The classic parapsychological theories for apparitional experience do not favour survival. That may have a great deal to do with the historical animosity between the Spiritualist and psychical research camps, certainly after the 1888 split. The majority of apparitional experiences are clearly hallucinations (perception of something not there) or misperception (mistaking something for something else), but there appears to remain a hard core of “veridical” hallucinations, where the person seeing the “ghost” recieves information (such as a death or other event) that they could not know by normal means. The classic research in to this was the Census of Hallucinations, and the 1894 \Report thereon, but there have been modern studies – my girlfriend’s PhD is a pseudo-replication, and she is writing up now.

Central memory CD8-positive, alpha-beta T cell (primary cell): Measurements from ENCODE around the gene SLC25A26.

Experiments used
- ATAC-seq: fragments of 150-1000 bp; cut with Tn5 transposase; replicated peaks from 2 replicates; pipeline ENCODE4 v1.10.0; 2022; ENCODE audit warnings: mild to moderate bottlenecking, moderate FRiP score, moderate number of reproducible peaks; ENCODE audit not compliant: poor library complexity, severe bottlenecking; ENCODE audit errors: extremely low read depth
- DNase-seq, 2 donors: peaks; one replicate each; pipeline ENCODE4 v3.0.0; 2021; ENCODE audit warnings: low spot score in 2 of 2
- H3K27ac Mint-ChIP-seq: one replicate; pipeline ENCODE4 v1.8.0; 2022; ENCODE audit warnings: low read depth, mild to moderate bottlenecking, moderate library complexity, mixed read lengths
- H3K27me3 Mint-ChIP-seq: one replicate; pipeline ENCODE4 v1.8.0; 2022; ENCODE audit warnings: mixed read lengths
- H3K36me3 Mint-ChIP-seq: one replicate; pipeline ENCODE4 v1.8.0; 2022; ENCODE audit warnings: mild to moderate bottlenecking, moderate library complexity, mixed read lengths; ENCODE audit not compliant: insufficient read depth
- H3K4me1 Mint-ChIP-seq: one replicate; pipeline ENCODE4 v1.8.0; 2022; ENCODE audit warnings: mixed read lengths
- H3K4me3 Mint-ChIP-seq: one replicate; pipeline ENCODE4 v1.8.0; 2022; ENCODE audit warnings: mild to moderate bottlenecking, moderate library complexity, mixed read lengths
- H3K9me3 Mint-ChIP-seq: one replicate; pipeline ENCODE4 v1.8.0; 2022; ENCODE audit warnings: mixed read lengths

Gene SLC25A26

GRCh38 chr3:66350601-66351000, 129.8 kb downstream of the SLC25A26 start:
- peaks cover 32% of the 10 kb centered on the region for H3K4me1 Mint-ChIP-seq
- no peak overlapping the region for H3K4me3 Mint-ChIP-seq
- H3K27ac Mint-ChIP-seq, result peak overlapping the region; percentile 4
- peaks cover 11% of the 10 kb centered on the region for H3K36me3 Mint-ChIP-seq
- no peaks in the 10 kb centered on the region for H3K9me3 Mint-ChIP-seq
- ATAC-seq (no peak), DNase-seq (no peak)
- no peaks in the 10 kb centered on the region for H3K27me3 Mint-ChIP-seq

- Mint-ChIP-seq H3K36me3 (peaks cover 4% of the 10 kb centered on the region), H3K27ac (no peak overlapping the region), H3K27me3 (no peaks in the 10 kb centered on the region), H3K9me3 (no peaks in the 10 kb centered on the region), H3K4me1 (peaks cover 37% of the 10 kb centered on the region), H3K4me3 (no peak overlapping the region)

So how do parapsychologists explain the remaining “veridical” cases? Mainly by explaining one mystery by another; invoking telepathy. The idea is a telepathic impulse is transmitted from the ghost – and a surprising number of ghosts where the identity is known to the percipient are of people alive and in good health — to the percipient, the person seeing the ghost, who then hallucinates an apparition as a way to transmit that information to their conscious self. Gurney & Myers proposed variations on this in the 19th century, and Tyrell in his classic 1948 book Apparitions, which is well worth a read. These theories are clearly unsatisfactory – they are also riddles with philosophical problems – Stephen E Braude has written much on this I believe, worth checking out his books.